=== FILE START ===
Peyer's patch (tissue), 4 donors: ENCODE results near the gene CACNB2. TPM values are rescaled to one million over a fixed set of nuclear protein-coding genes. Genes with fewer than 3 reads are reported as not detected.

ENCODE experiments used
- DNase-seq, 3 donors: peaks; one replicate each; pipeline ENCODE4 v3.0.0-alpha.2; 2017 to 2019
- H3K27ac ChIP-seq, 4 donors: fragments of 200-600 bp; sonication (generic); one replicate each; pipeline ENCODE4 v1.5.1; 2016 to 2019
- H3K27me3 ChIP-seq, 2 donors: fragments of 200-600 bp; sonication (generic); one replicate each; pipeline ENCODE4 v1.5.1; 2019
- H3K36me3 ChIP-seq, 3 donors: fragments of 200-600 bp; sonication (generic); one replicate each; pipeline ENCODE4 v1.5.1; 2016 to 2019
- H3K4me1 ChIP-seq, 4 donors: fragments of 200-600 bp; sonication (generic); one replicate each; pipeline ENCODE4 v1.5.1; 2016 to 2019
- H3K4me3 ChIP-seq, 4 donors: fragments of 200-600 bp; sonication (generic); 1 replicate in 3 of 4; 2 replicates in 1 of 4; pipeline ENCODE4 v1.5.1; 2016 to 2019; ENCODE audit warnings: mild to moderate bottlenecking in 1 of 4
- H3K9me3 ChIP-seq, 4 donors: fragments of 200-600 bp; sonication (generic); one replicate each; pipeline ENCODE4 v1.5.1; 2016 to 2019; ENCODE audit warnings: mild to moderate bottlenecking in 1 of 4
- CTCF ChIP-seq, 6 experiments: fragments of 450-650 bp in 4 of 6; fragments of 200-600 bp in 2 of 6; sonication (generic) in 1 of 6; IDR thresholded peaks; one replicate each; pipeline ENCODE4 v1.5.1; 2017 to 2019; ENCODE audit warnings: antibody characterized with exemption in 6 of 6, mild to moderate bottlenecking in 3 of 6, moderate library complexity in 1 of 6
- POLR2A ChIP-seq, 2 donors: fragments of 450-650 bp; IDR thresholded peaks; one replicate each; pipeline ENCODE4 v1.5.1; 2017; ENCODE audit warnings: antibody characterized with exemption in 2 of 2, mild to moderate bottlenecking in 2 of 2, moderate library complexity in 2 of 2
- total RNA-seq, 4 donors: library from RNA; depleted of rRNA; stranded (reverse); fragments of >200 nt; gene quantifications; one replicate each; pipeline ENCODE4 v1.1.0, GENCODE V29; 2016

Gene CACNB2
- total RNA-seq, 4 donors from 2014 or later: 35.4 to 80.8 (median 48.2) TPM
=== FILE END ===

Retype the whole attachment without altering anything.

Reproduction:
Peyer's patch (tissue), 4 donors: ENCODE results near the gene CACNB2. TPM values are rescaled to one million over a fixed set of nuclear protein-coding genes. Genes with fewer than 3 reads are reported as not detected.

ENCODE experiments used
- DNase-seq, 3 donors: peaks; one replicate each; pipeline ENCODE4 v3.0.0-alpha.2; 2017 to 2019
- H3K27ac ChIP-seq, 4 donors: fragments of 200-600 bp; sonication (generic); one replicate each; pipeline ENCODE4 v1.5.1; 2016 to 2019
- H3K27me3 ChIP-seq, 2 donors: fragments of 200-600 bp; sonication (generic); one replicate each; pipeline ENCODE4 v1.5.1; 2019
- H3K36me3 ChIP-seq, 3 donors: fragments of 200-600 bp; sonication (generic); one replicate each; pipeline ENCODE4 v1.5.1; 2016 to 2019
- H3K4me1 ChIP-seq, 4 donors: fragments of 200-600 bp; sonication (generic); one replicate each; pipeline ENCODE4 v1.5.1; 2016 to 2019
- H3K4me3 ChIP-seq, 4 donors: fragments of 200-600 bp; sonication (generic); 1 replicate in 3 of 4; 2 replicates in 1 of 4; pipeline ENCODE4 v1.5.1; 2016 to 2019; ENCODE audit warnings: mild to moderate bottlenecking in 1 of 4
- H3K9me3 ChIP-seq, 4 donors: fragments of 200-600 bp; sonication (generic); one replicate each; pipeline ENCODE4 v1.5.1; 2016 to 2019; ENCODE audit warnings: mild to moderate bottlenecking in 1 of 4
- CTCF ChIP-seq, 6 experiments: fragments of 450-650 bp in 4 of 6; fragments of 200-600 bp in 2 of 6; sonication (generic) in 1 of 6; IDR thresholded peaks; one replicate each; pipeline ENCODE4 v1.5.1; 2017 to 2019; ENCODE audit warnings: antibody characterized with exemption in 6 of 6, mild to moderate bottlenecking in 3 of 6, moderate library complexity in 1 of 6
- POLR2A ChIP-seq, 2 donors: fragments of 450-650 bp; IDR thresholded peaks; one replicate each; pipeline ENCODE4 v1.5.1; 2017; ENCODE audit warnings: antibody characterized with exemption in 2 of 2, mild to moderate bottlenecking in 2 of 2, moderate library complexity in 2 of 2
- total RNA-seq, 4 donors: library from RNA; depleted of rRNA; stranded (reverse); fragments of >200 nt; gene quantifications; one replicate each; pipeline ENCODE4 v1.1.0, GENCODE V29; 2016

Gene CACNB2
- total RNA-seq, 4 donors from 2014 or later: 35.4 to 80.8 (median 48.2) TPM